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Victorian Earrings: Lot 30, Moonstone Necklace: Lot 17

Leslie Hindman | Gem Gossip

Bird brooch: Lot 36, Insect brooch: Lot 43

Leslie Hindman | Gem Gossip

Amethyst dangle earrings: Lot 11

Leslie Hindman | Gem Gossip

Cartier cigar band: Lot 214, snake ring: Lot 24, emerald ring: Lot 49

Leslie Hindman | Gem Gossip

Opal ring: Lot 264, Elongated diamond ring: Lot 515, sapphire ring: Lot 69

Leslie Hindman | Gem Gossip

Georgian emerald bracelet: Lot 4

Leslie Hindman | Gem Gossip

Peridot necklace (comes with matching earrings): Lot 27

Leslie Hindman | Gem Gossip Leslie Hindman | Gem Gossip

Opal ring: Lot 264, Morganite ring: Lot 61

Leslie Hindman | Gem Gossip

Turquoise and enamel brooch: Lot 33A, blue enamel and diamond brooch: Lot 54, Georgian pearl brooch: Lot 31

Leslie Hindman | Gem Gossip

Blue topaz collar necklace: Lot 247

Leslie Hindman | Gem Gossip

Aquamarine ring: Lot 48, Moonstone ring: Lot 260, Emerald & diamond ring: Lot 57 —- Glass scarab ring: Lot 8, Amethyst ring: Lot 683, Fire opal ring: Lot 5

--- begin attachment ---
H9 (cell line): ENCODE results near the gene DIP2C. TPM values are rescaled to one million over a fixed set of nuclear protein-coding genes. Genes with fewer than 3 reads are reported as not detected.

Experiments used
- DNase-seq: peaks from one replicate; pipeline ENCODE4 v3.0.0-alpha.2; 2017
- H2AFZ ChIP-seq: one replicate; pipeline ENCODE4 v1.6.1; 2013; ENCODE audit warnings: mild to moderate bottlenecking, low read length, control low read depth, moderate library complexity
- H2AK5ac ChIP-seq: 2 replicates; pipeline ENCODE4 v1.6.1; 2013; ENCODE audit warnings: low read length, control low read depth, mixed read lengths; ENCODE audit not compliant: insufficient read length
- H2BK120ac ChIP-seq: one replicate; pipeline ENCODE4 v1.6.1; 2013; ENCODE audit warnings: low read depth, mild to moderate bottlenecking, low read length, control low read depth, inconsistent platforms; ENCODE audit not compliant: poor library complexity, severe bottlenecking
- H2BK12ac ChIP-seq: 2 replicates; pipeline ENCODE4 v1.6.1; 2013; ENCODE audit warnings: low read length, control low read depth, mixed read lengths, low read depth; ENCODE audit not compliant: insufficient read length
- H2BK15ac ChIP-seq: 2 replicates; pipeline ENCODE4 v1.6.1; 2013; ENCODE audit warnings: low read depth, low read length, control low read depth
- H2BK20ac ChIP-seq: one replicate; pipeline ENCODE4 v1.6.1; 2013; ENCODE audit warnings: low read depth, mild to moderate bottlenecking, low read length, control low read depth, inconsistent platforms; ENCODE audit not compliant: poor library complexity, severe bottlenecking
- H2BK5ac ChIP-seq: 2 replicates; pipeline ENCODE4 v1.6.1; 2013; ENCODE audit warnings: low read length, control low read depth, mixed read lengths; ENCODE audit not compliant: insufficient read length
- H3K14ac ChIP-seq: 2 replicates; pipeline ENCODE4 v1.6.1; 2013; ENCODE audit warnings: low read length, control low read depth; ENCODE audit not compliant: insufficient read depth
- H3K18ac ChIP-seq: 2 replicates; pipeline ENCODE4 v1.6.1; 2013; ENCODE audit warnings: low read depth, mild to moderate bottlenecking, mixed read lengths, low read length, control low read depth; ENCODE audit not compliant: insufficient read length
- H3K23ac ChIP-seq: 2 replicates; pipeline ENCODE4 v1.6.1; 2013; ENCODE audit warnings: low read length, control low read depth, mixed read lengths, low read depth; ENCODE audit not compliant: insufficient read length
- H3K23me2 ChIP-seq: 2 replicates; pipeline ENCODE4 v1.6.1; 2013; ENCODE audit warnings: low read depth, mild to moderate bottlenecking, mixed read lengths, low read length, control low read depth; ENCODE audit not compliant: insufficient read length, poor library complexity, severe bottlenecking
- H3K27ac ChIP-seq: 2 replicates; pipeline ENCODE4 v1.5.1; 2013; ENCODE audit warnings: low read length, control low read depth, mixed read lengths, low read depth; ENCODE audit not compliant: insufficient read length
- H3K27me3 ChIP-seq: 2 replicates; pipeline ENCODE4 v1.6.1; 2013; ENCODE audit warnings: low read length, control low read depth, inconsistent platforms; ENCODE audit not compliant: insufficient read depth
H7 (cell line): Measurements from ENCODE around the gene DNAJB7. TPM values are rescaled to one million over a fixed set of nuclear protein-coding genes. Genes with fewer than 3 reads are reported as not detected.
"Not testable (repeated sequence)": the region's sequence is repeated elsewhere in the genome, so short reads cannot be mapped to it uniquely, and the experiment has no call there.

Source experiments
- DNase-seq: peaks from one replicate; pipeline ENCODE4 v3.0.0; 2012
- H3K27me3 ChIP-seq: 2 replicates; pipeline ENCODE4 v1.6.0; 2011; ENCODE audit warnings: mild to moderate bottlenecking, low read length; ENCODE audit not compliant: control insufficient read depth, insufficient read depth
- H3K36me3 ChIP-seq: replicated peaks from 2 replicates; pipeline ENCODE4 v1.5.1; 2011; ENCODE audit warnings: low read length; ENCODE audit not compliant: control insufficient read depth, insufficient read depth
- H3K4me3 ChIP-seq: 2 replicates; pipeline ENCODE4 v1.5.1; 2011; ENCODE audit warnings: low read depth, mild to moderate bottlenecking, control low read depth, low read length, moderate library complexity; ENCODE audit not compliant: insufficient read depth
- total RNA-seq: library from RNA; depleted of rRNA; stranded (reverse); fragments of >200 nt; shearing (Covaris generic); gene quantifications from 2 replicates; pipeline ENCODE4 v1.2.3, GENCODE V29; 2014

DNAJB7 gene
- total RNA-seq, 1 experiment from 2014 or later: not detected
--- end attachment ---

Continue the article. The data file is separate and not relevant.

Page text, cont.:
Leslie Hindman | Gem Gossip

Blue enamel (made to look like lapis) and diamond brooch: Lot 54

Leslie Hindman | Gem Gossip

Georgian emerald bracelet: Lot 4, Gothic Revival bracelet: Lot 9, Emerald & diamond ring: Lot 49

Leslie Hindman | Gem Gossip

Peridot necklace and matching earrings suite: Lot 27

Leslie Hindman | Gem Gossip

Emerald & diamond ring: Lot 12, Emerald & diamond dome lattice ring: Lot 482A, oval opal ring: Lot 42

Leslie Hindman | Gem Gossip

Oval opal ring: Lot 42, Emerald & diamond dome lattice ring: Lot 482A, Emerald & diamond ring: Lot 12 —– Sapphire ring: Lot Lot 69, Elongated diamond ring: Lot 515, Opal ring: Lot 264,

Leslie Hindman | Gem Gossip

Moonstone Y-Necklace: Lot 17

Leslie Hindman | Gem Gossip

Cartier cigar band: Lot 214

Leslie Hindman | Gem Gossip

Gothic Revival bracelet: Lot 9

Leslie Hindman | Gem Gossip

I couldn’t tell you how much I was looking forward to meeting the jewelry team behind the Fine Jewelry Department at Leslie Hindman Auctioneers in Chicago, IL. I’ve been in touch with the infamous windy-city based auction house since finding them online a few years ago. It started off with me registering to bid online at a few of their highlighted jewelry auctions, then I started to feature some of my favorite picks right here on Gem Gossip…then last year I consigned a ring of mine for Leslie Hindman to sell at auction. I was so pleased with how the whole experience panned out, from beginning to end, that I yet again consigned another ring from my personal collection. And what a treat it was to visit in person! Looking through auction catalogs is probably one of my most favorite activities, and to have that experience come to life is a dream come true.